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Tuesday, November 18

Pâté de canard en croûte


Tools
Mixing bowls, large
Wooden spoon
Trussing needle
Butcher’s string
Skillet, large
Baking sheet
Pastry brush
Canard
Duckling
5 pounds
Salt
½ teaspoon
Pepper
1/8 teaspoon
Allspice
Pinch
Cognac
2 tablespoons
Port
2 tablespoons
Pâté
Onions, finely minced
½ cup
Butter, unsalted
2 tablespoons
Port, Madeira or cognac
½ cup
Pork, lean, ground
¾ pound
Veal, lean, ground
¾ pound
Andouille sausage,
finely chopped
½ pound
Eggs, lightly beaten
2
Salt
1 ½ teaspoons
Pepper
1/8 teaspoon
Allspice
Pinch
Thyme
½ teaspoon
Garlic, minced
5 cloves
Oil, cooking
3 tablespoons
Croûte
Flour, all purpose
6 cups
Shortening
2 ounces
Butter
4 ounces
Salt
1 ½ teaspoons
Sugar
¼ teaspoon
Eggs
2
Water, cold
2/3 cup
Wash
Egg
1
Water, cold
1 teaspoon
Canard
  1. Bone the duck.
    See Mastering the Art of French Cooking by Julia Child (page 570), or review a video on YouTube.com for details. 
  2. Lay the boned bird skin-side down on a board. 
  3. Slice off the thickest layers of breast and thigh meat, and cut into cubes about 3/8-inch across. 
  4. Place the cubes back on the duck, season, and sprinkle with cognac and port. 
  5. Roll up the duck, place in a bowl, and refrigerate. 
Pâté
  1. Cook the onions slowly with the butter in a small skillet for 8 to 10 minutes until they are tender and translucent but not browned; scrape them into a mixing bowl. 
  2. Pour the wine into the skillet, and boil it down until reduced by half; scrape into the mixing bowl.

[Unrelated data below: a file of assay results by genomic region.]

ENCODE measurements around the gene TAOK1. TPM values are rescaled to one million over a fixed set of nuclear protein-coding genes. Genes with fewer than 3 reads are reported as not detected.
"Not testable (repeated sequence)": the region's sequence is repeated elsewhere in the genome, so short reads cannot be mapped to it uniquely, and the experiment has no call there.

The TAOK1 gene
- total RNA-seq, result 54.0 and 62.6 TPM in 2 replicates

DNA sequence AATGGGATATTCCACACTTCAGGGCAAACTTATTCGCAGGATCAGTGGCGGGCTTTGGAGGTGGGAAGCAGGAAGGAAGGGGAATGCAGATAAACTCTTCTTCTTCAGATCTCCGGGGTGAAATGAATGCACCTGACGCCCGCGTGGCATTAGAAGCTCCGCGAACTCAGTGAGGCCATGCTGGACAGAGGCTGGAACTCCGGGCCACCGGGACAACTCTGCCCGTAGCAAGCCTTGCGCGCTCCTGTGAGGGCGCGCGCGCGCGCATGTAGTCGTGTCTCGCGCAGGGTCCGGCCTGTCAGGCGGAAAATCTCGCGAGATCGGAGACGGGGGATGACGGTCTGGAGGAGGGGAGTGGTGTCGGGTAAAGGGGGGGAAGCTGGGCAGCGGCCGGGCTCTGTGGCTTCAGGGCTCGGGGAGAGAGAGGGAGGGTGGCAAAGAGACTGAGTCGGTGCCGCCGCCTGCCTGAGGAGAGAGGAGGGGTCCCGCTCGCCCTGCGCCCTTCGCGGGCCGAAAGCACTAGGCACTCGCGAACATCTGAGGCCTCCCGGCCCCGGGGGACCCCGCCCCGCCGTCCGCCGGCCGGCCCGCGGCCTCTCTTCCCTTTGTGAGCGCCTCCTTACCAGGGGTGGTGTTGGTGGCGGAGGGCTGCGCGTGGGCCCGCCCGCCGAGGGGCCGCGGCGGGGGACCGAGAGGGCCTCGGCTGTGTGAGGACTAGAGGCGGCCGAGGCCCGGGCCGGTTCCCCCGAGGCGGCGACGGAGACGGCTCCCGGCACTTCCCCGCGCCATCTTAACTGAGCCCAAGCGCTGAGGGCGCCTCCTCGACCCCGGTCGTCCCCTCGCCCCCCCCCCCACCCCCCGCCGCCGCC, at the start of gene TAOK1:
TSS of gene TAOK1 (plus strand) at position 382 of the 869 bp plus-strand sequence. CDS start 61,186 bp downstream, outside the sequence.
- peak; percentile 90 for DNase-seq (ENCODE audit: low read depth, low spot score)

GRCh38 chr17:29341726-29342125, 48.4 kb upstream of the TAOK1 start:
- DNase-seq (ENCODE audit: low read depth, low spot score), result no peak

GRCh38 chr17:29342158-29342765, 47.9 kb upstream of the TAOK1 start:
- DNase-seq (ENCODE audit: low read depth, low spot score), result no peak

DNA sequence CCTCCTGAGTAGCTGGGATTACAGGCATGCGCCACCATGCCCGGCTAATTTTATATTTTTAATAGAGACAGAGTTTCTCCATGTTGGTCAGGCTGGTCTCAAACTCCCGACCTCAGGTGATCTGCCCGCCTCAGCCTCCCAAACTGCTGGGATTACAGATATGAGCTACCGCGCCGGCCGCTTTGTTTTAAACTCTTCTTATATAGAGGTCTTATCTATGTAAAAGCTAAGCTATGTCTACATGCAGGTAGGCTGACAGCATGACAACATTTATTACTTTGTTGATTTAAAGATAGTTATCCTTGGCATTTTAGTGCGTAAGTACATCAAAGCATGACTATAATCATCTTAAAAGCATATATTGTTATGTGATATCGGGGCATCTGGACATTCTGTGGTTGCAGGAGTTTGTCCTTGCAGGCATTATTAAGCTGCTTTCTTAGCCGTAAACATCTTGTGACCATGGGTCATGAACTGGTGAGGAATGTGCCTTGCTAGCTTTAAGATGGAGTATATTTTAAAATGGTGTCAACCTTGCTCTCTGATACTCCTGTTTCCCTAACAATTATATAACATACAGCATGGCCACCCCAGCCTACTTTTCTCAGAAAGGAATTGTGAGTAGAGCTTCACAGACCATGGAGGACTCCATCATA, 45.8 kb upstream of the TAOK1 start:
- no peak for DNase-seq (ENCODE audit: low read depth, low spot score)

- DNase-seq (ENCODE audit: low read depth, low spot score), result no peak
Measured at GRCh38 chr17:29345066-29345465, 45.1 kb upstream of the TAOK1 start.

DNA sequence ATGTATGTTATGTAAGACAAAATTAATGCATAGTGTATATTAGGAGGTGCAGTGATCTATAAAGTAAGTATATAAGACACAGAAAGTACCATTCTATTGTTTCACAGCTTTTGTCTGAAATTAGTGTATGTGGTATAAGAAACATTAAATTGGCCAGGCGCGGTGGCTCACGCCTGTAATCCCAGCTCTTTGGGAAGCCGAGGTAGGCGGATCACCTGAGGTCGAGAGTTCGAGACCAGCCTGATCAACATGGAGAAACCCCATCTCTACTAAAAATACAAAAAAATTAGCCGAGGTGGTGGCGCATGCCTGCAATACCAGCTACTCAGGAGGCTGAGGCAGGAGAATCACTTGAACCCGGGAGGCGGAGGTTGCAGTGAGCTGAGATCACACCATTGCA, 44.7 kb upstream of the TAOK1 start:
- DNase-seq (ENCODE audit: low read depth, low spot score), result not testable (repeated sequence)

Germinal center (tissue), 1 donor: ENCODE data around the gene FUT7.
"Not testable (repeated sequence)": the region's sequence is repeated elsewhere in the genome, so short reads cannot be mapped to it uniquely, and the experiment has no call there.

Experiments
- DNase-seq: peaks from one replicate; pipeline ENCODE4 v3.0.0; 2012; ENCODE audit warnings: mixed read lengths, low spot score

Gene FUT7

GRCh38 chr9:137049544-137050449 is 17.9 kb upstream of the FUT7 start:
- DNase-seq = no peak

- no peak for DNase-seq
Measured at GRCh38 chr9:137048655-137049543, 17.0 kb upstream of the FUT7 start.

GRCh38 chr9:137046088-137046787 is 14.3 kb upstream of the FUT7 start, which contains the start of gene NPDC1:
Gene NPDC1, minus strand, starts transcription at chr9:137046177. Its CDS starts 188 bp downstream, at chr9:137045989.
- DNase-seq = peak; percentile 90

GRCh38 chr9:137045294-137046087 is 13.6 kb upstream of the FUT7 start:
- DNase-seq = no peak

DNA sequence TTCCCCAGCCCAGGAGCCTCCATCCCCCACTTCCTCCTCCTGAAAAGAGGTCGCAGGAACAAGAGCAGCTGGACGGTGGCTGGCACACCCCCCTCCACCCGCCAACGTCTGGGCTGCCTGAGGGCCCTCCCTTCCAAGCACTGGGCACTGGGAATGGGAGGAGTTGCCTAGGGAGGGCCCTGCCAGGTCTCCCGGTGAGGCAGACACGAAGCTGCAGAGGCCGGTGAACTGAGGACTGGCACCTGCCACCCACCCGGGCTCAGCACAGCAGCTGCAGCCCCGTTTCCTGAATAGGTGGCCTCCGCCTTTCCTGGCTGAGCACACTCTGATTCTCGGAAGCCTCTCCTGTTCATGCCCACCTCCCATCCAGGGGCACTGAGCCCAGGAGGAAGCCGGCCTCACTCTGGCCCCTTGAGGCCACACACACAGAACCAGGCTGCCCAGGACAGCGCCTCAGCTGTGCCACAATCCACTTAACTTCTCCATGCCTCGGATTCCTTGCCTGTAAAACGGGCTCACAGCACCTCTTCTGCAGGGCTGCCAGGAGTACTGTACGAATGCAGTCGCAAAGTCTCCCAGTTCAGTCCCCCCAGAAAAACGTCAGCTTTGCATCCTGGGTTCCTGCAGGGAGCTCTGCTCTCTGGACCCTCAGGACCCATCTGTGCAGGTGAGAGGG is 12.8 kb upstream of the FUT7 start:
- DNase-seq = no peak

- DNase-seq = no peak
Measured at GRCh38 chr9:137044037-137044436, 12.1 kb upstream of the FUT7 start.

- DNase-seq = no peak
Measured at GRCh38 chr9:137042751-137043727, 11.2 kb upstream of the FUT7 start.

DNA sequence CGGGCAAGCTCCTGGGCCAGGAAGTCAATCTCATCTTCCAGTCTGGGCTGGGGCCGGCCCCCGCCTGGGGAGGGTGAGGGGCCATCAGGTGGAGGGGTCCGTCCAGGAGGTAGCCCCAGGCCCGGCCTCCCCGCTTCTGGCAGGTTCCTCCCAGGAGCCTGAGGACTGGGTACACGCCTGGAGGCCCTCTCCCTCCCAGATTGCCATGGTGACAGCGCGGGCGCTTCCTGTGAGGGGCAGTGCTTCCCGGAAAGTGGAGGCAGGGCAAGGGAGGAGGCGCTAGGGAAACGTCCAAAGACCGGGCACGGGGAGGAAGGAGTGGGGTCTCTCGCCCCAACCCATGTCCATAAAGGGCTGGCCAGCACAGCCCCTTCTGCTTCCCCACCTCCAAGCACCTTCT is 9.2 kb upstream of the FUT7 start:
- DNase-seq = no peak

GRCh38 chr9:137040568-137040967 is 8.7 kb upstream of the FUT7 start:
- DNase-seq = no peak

3. Combine the meats together, and then mix in the eggs, garlic, and seasonings with a wooden spoon until lightened in texture and thoroughly blended.
  4. Sauté a spoonful, and taste; adjust seasonings accordingly. 
  5. Mix in the cubed duck meat and marinade. 
  6. If not used immediately, cover and refrigerate. 
Stuff
  1. Spread the duck on a board, skin-side down. 
  2. Heap the stuffing in the center, and shape it into a loaf. 
  3. Bring the duck skin up over the loaf to enclose it completely. 
  4. Sew it in place with a trussing needling and thread. 
  5. Make three or four ties around the circumference of the duck to give it a cylindrical shape. 
  6. Heat the oil in the skillet until it is almost smoking. 
  7. Brown the duck slowly on all sides. 
  8. Remove, and allow to cool.
    The trussing strings remain on the duck to hold its shape while baking. 
Croûte
  1. Place flour, salt, sugar, shortening, and butter into a large mixing bowl. 
  2. Rub the flour and butter together rapidly between the tips of your fingers until the butter is broken into pieces the size of oatmeal flakes.
    Do not overdo this step as the butter will be blended more thoroughly later. 
  3. Whisk the eggs and water together.
  4. Add the water, and blend quickly with one hand, fingers held together and slightly cupped, as you rapidly gather the dough into a mass. 
  5. Sprinkle up to 1 tablespoon more water by droplets over any unmassed remains, and add them to the main body of the dough. 
  6. Press the dough firmly into a roughly shaped ball. It should just hold together and be pliable but not sticky. 
  7. Place the dough on a lightly floured pastry board.